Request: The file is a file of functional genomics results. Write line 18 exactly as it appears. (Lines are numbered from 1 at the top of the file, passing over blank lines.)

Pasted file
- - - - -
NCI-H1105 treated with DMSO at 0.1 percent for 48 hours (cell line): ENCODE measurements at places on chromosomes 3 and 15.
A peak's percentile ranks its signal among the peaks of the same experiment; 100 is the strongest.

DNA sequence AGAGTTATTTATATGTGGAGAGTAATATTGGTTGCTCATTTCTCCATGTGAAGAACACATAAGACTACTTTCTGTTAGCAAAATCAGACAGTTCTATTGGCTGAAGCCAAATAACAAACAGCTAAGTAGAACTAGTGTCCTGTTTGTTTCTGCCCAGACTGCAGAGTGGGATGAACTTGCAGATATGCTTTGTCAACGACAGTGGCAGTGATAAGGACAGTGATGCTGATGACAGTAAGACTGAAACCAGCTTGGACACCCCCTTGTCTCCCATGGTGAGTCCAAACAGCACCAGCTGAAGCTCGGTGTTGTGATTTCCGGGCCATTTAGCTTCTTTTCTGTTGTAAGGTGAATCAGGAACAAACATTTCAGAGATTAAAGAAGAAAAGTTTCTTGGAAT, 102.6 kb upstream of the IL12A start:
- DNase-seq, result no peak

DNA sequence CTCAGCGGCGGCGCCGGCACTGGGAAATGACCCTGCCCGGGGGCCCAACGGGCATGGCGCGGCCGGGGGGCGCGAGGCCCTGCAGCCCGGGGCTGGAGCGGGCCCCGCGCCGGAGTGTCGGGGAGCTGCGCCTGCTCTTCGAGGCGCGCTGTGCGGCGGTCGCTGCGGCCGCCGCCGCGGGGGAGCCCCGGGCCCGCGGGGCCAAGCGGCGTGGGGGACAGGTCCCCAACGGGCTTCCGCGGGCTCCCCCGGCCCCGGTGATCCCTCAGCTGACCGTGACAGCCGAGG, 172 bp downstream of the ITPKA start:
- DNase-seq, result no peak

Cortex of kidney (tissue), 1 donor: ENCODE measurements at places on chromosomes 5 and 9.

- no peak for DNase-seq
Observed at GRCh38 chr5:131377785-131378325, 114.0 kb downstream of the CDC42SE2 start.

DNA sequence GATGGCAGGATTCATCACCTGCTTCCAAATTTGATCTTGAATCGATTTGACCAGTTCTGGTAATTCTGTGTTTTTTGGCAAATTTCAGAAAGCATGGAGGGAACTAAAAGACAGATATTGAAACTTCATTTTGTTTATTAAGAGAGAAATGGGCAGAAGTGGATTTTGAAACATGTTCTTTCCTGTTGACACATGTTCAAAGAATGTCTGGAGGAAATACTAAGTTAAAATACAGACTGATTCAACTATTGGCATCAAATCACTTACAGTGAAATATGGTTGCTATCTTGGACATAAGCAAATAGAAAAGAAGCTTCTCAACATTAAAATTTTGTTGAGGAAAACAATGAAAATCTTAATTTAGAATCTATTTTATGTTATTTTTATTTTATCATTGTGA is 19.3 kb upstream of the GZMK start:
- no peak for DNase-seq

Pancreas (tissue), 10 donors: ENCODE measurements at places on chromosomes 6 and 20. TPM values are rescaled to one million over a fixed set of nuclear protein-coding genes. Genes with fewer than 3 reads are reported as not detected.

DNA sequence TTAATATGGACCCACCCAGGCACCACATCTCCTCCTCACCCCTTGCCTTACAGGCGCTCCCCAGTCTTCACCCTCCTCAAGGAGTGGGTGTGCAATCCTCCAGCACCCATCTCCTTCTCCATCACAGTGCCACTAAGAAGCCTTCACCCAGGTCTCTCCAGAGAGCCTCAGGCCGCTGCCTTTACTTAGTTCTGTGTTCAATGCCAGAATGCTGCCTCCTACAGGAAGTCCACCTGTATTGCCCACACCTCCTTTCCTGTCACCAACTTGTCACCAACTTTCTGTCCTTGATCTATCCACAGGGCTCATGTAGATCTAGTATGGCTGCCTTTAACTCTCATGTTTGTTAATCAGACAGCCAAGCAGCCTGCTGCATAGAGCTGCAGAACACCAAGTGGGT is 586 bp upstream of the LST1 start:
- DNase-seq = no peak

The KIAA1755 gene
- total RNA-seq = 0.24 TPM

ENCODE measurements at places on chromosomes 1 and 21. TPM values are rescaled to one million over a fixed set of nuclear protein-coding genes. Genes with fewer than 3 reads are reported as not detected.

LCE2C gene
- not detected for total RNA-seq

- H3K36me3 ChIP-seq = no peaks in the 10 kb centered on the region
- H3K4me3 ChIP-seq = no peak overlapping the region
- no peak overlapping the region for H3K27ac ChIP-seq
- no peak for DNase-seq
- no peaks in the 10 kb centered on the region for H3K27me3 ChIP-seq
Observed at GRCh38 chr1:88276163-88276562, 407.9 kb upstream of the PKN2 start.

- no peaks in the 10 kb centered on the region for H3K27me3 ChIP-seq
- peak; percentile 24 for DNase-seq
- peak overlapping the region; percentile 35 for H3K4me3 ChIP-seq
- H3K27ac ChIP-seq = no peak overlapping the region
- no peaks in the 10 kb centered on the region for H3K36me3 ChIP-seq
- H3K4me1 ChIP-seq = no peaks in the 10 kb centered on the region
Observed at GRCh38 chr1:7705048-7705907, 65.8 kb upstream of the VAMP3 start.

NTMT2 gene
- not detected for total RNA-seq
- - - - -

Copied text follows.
LCE2C gene